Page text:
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Gee… the left wing bloggers are going off at Bill English and the amount he’s supposed to have been paid for preparing the KO review report… pity, they’ve only looked at other bloggers reporting and said he got paid $500,000. Only problem with that is the $500,000 was the figure that was allocated for writing the report…. English only received $65,000.

I wonder what the bloggers attacking this thought of Michael Cullen receiving $58,000 for his role chairing the Tax Working Group.

It’s not coruption….it’s all money for the boys….. and quite frankly I’m sick of it.
 
Gee… the left wing bloggers are going off at Bill English and the amount he’s supposed to have been paid for preparing the KO review report… pity, they’ve only looked at other bloggers reporting and said he got paid $500,000. Only problem with that is the $500,000 was the figure that was allocated for writing the report…. English only received $65,000.

I wonder what the bloggers attacking this thought of Michael Cullen receiving $58,000 for his role chairing the Tax Working Group.

It’s not coruption….it’s all money for the boys….. and quite frankly I’m sick of it.
Miket12 please remember it's only a rort if you are not part of it.
😉
 
Gee… the left wing bloggers are going off at Bill English and the amount he’s supposed to have been paid for preparing the KO review report… pity, they’ve only looked at other bloggers reporting and said he got paid $500,000. Only problem with that is the $500,000 was the figure that was allocated for writing the report…. English only received $65,000.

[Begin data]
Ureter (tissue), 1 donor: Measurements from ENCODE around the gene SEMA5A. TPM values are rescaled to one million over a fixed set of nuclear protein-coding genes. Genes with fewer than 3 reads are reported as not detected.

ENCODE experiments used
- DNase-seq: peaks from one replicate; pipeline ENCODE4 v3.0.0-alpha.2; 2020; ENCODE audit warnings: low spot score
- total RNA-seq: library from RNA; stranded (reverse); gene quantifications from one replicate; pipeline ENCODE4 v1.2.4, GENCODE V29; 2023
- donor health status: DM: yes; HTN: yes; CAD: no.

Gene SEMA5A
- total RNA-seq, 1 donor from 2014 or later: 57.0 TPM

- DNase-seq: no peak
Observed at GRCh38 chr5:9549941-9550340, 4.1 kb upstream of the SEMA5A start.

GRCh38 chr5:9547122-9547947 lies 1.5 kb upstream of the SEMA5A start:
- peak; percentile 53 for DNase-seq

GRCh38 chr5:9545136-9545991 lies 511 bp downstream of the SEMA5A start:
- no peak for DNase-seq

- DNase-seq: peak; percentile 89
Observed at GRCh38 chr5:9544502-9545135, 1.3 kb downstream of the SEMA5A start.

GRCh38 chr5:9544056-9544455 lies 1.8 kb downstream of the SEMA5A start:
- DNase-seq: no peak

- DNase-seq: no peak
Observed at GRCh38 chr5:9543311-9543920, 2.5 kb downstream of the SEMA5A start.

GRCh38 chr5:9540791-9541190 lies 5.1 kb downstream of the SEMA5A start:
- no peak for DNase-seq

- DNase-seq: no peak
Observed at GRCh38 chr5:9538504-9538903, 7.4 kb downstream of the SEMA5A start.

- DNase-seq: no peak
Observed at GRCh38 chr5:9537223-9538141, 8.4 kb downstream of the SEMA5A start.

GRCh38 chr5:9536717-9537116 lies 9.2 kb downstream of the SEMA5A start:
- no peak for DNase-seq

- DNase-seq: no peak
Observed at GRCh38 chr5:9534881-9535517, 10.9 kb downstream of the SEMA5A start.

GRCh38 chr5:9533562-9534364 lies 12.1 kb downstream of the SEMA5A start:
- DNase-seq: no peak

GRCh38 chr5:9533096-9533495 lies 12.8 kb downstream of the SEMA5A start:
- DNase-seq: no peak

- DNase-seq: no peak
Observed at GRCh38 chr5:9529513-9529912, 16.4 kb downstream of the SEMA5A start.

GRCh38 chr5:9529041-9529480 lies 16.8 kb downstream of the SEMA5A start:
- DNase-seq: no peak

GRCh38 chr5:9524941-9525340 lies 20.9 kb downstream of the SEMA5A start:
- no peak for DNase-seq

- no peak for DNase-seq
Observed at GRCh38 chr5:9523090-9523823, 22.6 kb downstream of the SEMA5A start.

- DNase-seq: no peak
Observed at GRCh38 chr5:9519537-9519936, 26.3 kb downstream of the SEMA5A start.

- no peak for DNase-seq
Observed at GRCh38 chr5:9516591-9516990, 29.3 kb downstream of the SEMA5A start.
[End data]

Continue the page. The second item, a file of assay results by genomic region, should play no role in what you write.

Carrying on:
I wonder what the bloggers attacking this thought of Michael Cullen receiving $58,000 for his role chairing the Tax Working Group.

It’s not coruption….it’s all money for the boys….. and quite frankly I’m sick of it.
Money for the boys is corruption.

The funds came out of the Emergency Housing Fund, which should be used for, well, emergency housing.

English charged 2500 a day more to the point. It's not an "only" figure. He billed an exorbitant day rate - which, when you hear all the comments about "my hard earned tax dollars" and "why should I", surely those same complainers should be jumping all over this.


 
Money for the boys is corruption.

The funds came out of the Emergency Housing Fund, which should be used for, well, emergency housing.

English charged 2500 a day more to the point. It's not an "only" figure. He billed an exorbitant day rate - which, when you hear all the comments about "my hard earned tax dollars" and "why should I", surely those same complainers should be jumping all over this.